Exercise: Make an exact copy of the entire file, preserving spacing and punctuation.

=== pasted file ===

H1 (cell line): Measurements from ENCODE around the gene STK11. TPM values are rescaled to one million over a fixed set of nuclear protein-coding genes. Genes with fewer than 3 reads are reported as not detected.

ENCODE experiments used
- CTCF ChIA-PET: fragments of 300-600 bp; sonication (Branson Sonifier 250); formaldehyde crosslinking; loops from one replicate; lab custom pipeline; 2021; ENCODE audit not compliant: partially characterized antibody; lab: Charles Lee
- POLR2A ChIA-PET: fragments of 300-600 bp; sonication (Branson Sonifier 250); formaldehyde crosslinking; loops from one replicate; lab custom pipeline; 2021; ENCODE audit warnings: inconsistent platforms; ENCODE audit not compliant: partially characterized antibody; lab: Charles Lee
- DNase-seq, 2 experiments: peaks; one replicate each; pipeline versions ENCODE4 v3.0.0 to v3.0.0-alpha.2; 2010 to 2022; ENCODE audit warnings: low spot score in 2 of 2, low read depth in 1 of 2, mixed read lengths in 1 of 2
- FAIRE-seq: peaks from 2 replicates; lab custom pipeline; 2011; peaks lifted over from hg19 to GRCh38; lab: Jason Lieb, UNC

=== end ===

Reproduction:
H1 (cell line): Measurements from ENCODE around the gene STK11. TPM values are rescaled to one million over a fixed set of nuclear protein-coding genes. Genes with fewer than 3 reads are reported as not detected.

ENCODE experiments used
- CTCF ChIA-PET: fragments of 300-600 bp; sonication (Branson Sonifier 250); formaldehyde crosslinking; loops from one replicate; lab custom pipeline; 2021; ENCODE audit not compliant: partially characterized antibody; lab: Charles Lee
- POLR2A ChIA-PET: fragments of 300-600 bp; sonication (Branson Sonifier 250); formaldehyde crosslinking; loops from one replicate; lab custom pipeline; 2021; ENCODE audit warnings: inconsistent platforms; ENCODE audit not compliant: partially characterized antibody; lab: Charles Lee
- DNase-seq, 2 experiments: peaks; one replicate each; pipeline versions ENCODE4 v3.0.0 to v3.0.0-alpha.2; 2010 to 2022; ENCODE audit warnings: low spot score in 2 of 2, low read depth in 1 of 2, mixed read lengths in 1 of 2
- FAIRE-seq: peaks from 2 replicates; lab custom pipeline; 2011; peaks lifted over from hg19 to GRCh38; lab: Jason Lieb, UNC